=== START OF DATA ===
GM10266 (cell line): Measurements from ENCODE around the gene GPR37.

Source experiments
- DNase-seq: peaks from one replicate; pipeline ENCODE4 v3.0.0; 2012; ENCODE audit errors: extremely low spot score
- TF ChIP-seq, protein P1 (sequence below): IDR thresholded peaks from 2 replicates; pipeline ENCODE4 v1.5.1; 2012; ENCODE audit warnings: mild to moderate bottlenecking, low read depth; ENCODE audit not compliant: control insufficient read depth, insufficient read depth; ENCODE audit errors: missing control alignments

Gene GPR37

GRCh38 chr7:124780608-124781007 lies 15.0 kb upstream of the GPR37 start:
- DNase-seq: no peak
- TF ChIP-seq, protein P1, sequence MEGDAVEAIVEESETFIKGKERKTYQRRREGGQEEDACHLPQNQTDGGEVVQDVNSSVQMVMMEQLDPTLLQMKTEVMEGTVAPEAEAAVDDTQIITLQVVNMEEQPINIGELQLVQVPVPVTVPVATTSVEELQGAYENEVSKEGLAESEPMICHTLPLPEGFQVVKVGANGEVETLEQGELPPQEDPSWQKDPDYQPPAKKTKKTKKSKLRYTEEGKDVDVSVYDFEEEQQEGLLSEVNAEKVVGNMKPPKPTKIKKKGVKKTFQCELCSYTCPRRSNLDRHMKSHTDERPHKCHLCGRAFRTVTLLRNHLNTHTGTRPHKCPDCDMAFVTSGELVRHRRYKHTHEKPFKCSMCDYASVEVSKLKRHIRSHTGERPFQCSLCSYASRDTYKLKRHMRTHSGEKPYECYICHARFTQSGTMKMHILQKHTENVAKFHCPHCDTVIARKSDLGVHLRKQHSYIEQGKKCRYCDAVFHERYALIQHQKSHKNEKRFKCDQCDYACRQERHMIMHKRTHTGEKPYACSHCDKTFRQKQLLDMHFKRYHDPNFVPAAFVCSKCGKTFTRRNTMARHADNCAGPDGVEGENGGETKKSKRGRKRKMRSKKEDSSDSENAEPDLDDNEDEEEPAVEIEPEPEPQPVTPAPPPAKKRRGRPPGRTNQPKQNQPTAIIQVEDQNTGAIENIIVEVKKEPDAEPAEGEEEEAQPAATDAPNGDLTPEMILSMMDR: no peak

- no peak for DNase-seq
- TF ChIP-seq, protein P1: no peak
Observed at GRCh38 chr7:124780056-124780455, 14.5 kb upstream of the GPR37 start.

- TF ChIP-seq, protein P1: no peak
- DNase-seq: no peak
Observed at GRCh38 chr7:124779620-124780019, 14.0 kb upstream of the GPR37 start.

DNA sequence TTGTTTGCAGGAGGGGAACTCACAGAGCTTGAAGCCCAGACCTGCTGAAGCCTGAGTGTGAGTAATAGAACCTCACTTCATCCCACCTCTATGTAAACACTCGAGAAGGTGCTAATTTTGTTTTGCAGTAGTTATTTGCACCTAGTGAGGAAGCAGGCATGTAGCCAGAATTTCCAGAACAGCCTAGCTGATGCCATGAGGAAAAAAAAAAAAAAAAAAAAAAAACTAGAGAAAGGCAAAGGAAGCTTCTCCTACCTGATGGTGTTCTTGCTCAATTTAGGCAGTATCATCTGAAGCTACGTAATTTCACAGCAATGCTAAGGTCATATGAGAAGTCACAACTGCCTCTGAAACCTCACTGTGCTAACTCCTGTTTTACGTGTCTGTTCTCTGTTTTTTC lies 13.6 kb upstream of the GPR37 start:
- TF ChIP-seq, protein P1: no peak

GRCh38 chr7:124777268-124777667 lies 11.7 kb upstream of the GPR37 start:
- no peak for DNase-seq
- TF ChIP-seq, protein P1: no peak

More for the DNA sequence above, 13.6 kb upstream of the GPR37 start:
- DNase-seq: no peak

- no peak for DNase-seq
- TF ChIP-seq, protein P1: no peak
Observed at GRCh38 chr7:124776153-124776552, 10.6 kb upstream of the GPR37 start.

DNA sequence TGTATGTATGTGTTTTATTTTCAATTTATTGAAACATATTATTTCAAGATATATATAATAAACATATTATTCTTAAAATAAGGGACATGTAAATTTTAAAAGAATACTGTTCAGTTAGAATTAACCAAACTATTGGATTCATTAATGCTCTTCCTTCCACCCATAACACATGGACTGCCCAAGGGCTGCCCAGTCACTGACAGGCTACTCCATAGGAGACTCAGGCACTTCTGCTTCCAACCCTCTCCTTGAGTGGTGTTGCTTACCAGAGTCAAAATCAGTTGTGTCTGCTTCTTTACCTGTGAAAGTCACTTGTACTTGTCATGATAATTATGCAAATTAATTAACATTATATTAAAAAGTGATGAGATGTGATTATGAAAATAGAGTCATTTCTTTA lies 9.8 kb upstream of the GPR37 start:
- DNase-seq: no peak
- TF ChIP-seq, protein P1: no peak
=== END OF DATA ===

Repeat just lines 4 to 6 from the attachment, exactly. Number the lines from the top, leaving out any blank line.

- TF ChIP-seq, protein P1 (sequence below): IDR thresholded peaks from 2 replicates; pipeline ENCODE4 v1.5.1; 2012; ENCODE audit warnings: mild to moderate bottlenecking, low read depth; ENCODE audit not compliant: control insufficient read depth, insufficient read depth; ENCODE audit errors: missing control alignments

Gene GPR37

GRCh38 chr7:124780608-124781007 lies 15.0 kb upstream of the GPR37 start: